The city attempts to stagger the agreements to avoid negotiating all six at once, Doyon said, but that doesn’t always work.
In addition to the crafts agreement, this summer brings the expiration of the International Brotherhood of Electrical Workers and Plumbers and Fitters. The other three agreements expire in 2019.
“We spend a lot of time on employee issues,” Doyon said and hours are spent on negotiating each contract.
Labor agreements can include major changes beyond wages, vacation time and benefits.
An agreement with the fire union included a change to a 24-hour shift structure that was initially a pilot, but has since been maintained since it’s working, according to Doyon and fire officials.
Labor representatives from the different groups track the contracts that the city has approved. Those representatives and the city staff look to develop agreements that are fair, equitable and competitive, Doyon said.
“They know what each other is getting,” Doyon said. “They have to be realistic too.”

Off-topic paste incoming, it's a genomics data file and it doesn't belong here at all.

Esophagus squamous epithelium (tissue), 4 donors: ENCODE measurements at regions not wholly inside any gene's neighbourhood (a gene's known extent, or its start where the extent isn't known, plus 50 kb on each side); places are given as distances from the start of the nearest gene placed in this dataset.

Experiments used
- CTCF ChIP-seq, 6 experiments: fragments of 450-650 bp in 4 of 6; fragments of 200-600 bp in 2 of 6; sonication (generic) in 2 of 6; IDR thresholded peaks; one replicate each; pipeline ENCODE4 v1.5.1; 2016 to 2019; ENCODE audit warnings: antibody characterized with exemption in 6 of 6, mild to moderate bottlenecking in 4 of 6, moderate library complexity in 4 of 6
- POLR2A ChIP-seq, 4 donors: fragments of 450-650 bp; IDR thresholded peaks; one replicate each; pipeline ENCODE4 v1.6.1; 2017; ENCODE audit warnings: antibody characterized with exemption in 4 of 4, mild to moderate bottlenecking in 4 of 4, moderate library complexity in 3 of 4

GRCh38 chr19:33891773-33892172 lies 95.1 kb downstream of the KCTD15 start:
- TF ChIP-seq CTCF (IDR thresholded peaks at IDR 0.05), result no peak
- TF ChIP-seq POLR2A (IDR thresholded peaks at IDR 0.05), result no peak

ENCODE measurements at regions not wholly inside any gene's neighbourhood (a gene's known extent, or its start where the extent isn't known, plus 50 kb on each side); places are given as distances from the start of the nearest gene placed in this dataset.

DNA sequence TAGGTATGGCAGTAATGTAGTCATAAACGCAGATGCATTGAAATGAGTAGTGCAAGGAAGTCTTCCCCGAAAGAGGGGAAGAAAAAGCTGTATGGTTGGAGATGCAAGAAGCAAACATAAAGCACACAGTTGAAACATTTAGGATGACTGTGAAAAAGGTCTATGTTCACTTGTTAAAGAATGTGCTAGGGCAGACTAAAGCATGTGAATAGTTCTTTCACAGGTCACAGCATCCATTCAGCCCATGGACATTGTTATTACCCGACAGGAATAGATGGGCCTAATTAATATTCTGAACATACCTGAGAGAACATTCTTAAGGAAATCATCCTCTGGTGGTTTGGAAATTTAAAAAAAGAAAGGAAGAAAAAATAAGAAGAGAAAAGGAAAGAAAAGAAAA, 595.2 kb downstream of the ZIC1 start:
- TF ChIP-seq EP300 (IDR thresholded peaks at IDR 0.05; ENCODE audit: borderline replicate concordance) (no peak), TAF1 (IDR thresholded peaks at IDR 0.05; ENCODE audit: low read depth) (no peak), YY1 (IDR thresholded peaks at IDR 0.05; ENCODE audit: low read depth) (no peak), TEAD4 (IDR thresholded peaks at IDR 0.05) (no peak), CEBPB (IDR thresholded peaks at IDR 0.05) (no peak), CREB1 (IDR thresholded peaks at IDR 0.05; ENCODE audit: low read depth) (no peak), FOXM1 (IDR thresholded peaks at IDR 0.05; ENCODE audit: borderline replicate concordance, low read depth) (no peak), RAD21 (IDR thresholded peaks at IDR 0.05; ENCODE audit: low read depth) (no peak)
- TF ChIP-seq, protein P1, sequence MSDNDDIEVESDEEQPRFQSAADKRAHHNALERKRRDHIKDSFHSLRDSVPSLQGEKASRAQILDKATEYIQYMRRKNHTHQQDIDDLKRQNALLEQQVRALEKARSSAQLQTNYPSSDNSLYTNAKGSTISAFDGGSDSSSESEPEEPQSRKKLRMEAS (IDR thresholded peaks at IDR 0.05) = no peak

They try to keep parity among the agreements on things like health insurance, Doyon said, but there are differences among them. Some have pensions versus the state retirement plan, Doyon said.
Great Falls is the third largest city in Montana and wages offered by the city generally fall in the low to middle range compared to other Montana and regional cities.
Labor representatives and city staff use market information in an attempt to offer competitive compensation packages, which influences recruitment and retention, Doyon said.
Bob Funk of the Montana AFL-CIO said that labor agreements are part of developing municipal budgets, which is a benefit to the city and residents.
“Public sector unions enable city and state governments to better plan their budgets, because the government has a consistent bargaining partner, which brings a level of predictability and stability to city budget planning,” Funk told The Electric. “Public servants are the people who keep the wheels of our democracy turning. They provide essential services that ensure the public’s safety, security and well-being. Unfortunately, they are also usually the last people to experience the economic benefits of their tireless work. Every employee, regardless of where they work, should have the right to be heard in the work place and public sector unions ensure that right.”